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Frontiers: A Journal of Women Studies 28.1&2 (2007) 121-123

Trade; The Armoury; Equivocation
Zoë Brigley


Now the oceans
are mapped, we sail deep
into strange continents where people
are small and grey, where most never leave
the parish of their birth. Up the hill from the port,
I rub at the window of the shop with a soaped cloth;
Mister Vasquez leans in the doorway, his soft body bulges
under his shirt. I stop for a moment to look down the hill at
the white sails of ships; the boats come in full of sugar, flax
and cotton from countries that no one has visited. I pronounce
a name, try to imagine its people: flax and linen from the Baltic,
oranges from Greece, Colombian physalis. When the window is
clean, I scrub with a broom at the pavement, at the red dust
caught in the grouting, the red dust smudged on hands and
faces, settled over clothes. He yawns in the doorway and
as I polish the black tiles on the shop front, I dream
of the marketplace: green and purple vegetables,
silver strung beads, blue bottles of elixir and
medicinal powders made by a woman
living high on a hill above boats
sailing in, the port. [End Page 121]

The Armoury

Fortune Favours the Daring

Hernán Cortés

His indigenous vassals knew nothing of swords;
     eager to grasp the blade, they took the sharp edge
renting skin. All told were one hundred sailors,
     not many ladies, five hundred soldiers, sixteen horses,
a few harquebuses, muskets, and ten bronze canon,
     not counting Malinche with tongues of Spanish and Mexican.
Cacique by birth, her heart was a great muscle to dwarf mountains;
     only a fool would have thrown together such ingredients:
ripe chillies and meat fried for a ravening scent,
     the blackened cacao for the white fat of men's eyeballs.
Encouraged to choose, she could watch disenchanted
     softening chillies for their hungering, lingering smell. [End Page 122]


Dyma'r Wyddfa a'i chriw; dyma lymder a moelni'r tir.
They said: Why do you want to go to that place? There is nothing
to see.
And I said: But I like its name. It means "snow" and "death."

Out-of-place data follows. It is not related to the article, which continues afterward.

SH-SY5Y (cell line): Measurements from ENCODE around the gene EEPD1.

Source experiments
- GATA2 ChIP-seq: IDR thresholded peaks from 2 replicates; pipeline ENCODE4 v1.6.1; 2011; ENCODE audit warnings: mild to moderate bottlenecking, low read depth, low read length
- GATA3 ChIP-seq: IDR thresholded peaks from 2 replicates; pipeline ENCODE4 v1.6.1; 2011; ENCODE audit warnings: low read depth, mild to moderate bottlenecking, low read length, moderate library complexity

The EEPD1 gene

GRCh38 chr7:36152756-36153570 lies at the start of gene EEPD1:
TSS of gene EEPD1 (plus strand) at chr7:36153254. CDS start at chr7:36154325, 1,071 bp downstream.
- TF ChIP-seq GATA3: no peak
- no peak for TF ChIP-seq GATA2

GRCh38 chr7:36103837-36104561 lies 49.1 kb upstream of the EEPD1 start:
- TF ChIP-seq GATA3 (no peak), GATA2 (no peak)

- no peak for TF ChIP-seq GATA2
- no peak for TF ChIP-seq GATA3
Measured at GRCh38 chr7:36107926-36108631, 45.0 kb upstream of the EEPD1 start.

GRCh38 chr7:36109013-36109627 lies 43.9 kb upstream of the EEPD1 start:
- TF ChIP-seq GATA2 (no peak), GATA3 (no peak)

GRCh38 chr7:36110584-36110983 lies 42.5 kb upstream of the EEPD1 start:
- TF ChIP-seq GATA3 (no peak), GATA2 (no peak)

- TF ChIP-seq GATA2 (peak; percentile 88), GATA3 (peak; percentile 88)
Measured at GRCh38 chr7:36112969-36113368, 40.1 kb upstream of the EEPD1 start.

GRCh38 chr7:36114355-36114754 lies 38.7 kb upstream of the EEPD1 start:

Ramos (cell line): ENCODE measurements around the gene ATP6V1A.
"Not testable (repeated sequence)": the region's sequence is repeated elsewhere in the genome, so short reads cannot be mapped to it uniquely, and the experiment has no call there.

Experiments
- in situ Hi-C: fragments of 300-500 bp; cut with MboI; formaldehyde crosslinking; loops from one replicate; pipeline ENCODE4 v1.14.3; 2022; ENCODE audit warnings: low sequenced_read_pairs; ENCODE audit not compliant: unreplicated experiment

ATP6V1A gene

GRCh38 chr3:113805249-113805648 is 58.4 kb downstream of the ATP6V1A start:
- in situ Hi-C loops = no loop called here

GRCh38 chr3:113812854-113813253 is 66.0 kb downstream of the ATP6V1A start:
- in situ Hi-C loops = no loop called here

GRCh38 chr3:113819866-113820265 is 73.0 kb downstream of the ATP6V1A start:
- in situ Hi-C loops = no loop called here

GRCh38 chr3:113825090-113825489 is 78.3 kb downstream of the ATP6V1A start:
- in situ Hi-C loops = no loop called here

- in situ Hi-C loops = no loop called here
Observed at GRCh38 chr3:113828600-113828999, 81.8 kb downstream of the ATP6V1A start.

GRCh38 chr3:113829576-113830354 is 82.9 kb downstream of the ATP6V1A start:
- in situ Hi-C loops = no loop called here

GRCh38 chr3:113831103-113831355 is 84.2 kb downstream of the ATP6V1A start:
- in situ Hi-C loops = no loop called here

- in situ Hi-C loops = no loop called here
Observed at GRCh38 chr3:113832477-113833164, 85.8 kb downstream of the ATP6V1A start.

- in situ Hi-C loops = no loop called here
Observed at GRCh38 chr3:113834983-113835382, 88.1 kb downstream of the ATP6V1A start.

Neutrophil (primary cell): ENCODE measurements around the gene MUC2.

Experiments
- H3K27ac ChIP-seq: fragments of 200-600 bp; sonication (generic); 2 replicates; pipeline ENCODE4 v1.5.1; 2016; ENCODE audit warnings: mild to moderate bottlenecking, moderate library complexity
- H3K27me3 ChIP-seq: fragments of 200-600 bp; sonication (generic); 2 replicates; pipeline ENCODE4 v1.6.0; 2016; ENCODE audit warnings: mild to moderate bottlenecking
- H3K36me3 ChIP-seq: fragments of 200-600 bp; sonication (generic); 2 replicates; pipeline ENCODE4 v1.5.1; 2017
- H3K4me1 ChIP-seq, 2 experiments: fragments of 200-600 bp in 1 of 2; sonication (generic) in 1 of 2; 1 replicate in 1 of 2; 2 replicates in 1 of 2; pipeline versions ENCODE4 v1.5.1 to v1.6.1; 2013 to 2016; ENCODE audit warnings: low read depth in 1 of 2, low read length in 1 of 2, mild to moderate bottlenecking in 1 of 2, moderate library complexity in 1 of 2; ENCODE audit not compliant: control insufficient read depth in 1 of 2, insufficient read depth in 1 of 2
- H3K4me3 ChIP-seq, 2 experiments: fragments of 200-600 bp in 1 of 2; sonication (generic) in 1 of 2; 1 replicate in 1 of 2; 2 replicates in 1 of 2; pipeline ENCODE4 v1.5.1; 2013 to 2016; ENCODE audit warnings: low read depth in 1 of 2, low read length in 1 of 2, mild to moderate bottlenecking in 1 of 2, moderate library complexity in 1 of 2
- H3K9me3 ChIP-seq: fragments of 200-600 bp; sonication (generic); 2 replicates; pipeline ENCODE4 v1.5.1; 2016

It has something to do with the colours of red and green
. So,

they were talking about the war, the table still uncleared
in front of them. Centuries of hate divide the Severn channel
from the Welsh. Far away, dark before the shining exit gates,
some place was waiting, its features unrecognizable.

I was born in the place on a slope few see that falls westwardly
like the feel of a pulse in the dark when I stay up all night.
Its name—how impossible! A piece of grass on the tongue
kidneys slipped from silk or striding the night for speckled eggs.

But me your work is not the best for—nor your love the best,
nor able to commend the kind of work for love's sake
I am a settler East of the River, but back I have come
wintering in a dark without window at the heart of the house.

Zoë Brigley has a BA in English Literature and Creative Writing (first class) and an MA in Gender and Literature (with distinction), both from the University of Warwick, England, where she is now a Postgraduate Fellow. Her poetry has been published in the Heaventree Press New Poets Series and in a variety of magazines and anthologies. She is currently editing an anthology of poetry, Bluebeard's Wives. Her first full-length collection of poetry has been accepted by the UK press Bloodaxe, and will be published in 2007.



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pp. 121-123
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